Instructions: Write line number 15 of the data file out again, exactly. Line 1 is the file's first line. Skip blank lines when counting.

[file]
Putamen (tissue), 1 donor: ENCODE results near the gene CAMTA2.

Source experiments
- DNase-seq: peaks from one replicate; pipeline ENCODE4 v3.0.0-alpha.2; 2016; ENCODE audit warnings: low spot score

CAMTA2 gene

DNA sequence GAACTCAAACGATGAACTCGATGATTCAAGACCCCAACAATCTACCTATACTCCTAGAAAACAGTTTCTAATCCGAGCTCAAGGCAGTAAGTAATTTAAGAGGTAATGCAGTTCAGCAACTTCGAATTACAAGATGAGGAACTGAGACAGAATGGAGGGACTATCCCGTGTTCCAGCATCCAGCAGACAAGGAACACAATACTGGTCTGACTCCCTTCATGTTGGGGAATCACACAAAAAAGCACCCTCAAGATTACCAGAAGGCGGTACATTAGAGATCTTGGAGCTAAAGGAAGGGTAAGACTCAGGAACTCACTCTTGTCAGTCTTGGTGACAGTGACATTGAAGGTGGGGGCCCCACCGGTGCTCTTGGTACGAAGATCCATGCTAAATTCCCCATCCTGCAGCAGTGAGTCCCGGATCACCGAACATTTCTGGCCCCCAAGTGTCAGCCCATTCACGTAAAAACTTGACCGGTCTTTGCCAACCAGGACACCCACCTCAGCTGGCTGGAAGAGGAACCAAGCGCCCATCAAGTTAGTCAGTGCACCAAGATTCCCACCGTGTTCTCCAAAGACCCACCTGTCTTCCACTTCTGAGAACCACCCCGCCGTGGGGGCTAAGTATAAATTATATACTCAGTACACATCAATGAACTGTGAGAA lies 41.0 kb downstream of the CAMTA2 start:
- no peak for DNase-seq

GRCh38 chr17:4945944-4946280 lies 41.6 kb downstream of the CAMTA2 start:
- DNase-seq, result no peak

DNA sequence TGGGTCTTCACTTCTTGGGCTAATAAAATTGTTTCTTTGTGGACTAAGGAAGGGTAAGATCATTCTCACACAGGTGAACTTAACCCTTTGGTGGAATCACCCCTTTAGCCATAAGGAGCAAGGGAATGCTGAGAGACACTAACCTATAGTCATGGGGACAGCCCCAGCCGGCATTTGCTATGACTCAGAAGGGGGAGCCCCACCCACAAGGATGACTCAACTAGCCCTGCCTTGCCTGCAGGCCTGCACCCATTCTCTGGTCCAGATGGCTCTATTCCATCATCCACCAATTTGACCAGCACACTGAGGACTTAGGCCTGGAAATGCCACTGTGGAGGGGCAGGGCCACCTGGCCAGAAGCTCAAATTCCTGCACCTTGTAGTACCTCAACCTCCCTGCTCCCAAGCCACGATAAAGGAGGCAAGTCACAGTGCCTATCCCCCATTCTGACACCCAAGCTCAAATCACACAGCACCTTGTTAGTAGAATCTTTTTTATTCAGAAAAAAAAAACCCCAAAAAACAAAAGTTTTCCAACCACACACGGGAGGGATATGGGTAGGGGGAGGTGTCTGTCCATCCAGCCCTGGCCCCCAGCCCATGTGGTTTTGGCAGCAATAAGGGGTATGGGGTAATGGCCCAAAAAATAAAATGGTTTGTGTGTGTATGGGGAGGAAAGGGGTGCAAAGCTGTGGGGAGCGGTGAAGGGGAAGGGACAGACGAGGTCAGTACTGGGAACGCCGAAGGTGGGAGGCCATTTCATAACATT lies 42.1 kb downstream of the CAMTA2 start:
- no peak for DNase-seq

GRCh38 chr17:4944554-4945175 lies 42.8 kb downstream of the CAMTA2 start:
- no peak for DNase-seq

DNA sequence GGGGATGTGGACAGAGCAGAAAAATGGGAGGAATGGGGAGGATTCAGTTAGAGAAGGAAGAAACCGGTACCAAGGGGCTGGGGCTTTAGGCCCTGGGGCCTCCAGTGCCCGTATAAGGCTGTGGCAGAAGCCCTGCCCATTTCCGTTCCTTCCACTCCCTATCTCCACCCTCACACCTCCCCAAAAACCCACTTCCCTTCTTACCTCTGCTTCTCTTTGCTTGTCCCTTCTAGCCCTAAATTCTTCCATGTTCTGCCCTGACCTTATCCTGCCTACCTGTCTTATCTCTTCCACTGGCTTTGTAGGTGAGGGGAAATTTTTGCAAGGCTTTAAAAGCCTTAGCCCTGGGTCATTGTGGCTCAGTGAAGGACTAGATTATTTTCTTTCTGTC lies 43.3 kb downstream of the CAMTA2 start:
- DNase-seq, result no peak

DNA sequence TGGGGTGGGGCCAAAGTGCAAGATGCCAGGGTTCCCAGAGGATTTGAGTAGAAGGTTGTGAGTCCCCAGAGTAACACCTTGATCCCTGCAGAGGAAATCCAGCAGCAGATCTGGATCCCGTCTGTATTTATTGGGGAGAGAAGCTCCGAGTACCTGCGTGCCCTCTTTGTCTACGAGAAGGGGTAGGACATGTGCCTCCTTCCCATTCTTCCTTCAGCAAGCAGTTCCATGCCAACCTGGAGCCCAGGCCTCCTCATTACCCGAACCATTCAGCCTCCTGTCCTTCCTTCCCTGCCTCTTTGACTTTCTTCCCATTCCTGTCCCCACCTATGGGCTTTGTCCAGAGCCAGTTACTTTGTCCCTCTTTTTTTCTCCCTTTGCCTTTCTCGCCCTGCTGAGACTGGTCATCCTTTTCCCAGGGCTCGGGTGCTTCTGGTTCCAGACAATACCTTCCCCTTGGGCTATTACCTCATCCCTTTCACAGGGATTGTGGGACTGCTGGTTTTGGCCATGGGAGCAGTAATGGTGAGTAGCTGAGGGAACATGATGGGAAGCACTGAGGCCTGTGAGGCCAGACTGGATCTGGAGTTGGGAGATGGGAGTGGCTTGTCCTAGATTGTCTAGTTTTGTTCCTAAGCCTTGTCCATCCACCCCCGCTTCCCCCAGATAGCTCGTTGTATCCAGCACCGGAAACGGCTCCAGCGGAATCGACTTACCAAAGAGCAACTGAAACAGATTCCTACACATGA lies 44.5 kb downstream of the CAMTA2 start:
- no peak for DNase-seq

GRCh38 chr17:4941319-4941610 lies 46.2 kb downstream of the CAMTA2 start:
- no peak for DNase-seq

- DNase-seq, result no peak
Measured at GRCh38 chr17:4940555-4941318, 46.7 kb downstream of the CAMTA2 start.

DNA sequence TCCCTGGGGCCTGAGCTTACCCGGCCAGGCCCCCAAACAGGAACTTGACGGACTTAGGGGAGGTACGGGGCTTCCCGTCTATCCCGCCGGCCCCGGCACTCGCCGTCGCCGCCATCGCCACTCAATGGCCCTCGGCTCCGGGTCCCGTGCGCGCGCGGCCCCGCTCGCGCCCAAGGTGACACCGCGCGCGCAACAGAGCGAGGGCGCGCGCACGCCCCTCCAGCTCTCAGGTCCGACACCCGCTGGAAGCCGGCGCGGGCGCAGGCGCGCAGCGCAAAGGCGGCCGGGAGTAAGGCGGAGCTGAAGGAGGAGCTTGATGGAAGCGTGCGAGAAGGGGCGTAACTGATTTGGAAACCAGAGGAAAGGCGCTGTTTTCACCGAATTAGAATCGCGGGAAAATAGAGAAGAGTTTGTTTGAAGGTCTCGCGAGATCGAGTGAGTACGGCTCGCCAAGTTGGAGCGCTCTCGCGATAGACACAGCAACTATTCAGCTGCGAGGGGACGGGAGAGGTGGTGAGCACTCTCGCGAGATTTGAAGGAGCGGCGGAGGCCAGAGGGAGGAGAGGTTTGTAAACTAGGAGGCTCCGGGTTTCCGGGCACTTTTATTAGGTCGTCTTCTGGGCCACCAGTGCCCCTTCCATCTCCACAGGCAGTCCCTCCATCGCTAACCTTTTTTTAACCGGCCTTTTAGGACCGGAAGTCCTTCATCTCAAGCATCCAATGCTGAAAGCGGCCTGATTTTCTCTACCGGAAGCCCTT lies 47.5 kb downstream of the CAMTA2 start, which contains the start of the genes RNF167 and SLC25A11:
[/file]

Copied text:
DNA sequence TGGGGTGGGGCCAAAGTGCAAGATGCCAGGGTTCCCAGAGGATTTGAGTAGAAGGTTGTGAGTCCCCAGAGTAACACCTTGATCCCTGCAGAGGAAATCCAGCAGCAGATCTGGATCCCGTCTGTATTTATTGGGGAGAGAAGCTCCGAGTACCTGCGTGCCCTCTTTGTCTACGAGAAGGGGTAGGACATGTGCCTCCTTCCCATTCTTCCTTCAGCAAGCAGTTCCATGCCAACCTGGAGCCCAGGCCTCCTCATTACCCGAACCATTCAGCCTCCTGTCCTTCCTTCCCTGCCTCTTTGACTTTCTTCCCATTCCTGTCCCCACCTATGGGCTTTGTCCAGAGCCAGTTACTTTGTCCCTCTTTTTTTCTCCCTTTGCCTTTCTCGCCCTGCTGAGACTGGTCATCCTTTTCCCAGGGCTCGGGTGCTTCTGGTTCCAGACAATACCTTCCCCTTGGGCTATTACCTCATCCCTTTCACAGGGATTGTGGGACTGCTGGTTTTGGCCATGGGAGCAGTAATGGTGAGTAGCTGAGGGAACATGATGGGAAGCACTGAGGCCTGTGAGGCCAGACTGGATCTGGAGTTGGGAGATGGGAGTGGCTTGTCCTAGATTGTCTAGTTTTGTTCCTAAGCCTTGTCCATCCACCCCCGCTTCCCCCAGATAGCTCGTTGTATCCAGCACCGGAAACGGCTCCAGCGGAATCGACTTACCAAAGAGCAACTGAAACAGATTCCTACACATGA lies 44.5 kb downstream of the CAMTA2 start: